• flp

    well, jonathan, i would agree if i truly felt that they actually were busy doing those things. more often than not, i see them sitting idle in their patrol cars while multiple infractions are committed right under their noses.

    sure, there are arguments about jurisdiction, blah, blah, blah, blah. i do not buy these arguments either, because more resources can always be found to handle different jurisdictions and more of those related to traffic infractions. there is no way the nypd cannot claim to lack those resources, since they always seem to have enough to blow on stupid campaigns, such as critical mass (well over $1.3 million by now) and anti-RNC demonstration harrassment, and countless lawsuits stemming from various acts of police brutality, harrassment and general civil rights violations. sheesh, i could go on here.

    the bottom line is that just a little more effort by the nypd, and, really, it would not require much, would make a huge difference.

    full disclosure, i am no fan of a daddy-state, etc, but, we are talking about rules that are already there for good reasons, not about new, frivolous rules about where to sell hot dogs, take pictures, and hail non-yellow cabs, etc, etc.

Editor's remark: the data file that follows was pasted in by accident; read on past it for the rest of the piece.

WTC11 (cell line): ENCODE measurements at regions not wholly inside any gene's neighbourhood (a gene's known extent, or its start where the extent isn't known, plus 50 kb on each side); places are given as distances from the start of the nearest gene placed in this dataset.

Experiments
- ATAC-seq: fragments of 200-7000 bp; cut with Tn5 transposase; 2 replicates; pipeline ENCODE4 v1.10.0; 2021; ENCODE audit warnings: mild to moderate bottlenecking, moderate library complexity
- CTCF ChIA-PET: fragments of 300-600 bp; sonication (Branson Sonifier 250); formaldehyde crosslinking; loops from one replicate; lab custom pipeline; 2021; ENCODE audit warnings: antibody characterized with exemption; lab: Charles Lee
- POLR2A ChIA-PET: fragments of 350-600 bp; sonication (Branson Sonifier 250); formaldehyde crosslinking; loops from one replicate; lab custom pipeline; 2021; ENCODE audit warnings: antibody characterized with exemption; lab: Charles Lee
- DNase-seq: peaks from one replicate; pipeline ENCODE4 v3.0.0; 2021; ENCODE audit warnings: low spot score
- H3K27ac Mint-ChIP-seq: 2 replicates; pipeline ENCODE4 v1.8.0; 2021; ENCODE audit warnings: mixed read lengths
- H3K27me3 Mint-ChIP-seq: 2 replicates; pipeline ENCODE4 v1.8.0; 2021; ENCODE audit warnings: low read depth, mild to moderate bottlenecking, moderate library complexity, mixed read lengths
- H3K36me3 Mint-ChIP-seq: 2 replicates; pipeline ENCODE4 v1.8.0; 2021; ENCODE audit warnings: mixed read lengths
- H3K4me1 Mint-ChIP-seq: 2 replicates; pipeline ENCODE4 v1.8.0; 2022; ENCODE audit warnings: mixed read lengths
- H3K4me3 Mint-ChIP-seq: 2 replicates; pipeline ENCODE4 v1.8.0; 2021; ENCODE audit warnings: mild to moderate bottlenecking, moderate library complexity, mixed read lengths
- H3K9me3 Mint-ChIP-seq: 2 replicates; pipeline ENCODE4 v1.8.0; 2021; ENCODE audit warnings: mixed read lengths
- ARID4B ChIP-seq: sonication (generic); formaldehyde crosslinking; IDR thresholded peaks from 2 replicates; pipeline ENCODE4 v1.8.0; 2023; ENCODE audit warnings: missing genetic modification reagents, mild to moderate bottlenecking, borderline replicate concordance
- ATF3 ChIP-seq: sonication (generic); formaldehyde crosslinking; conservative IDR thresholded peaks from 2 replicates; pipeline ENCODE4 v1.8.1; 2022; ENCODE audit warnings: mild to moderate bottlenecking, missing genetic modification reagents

• gecko

    Pedestrian safety has to be physical just like driver safety, i.e., safety belts, air bags, etc. If cars cannot not be made safe around pedestrians, they should not be around pedestrians. It is just that simple.

  • I think that 4 or 6 lanes to cross is way too much for elderly people. Why large streets in NYC (and anywhere else) could not be “split in half”, so that people can cross in two times? There are existing solutions (modifying the infrastructure) to make road crossing easier for everybody.

    I will probably write an article on my transportation blog (Transport Information Group) someday soon about road safety and fatality rate and will discuss this issue.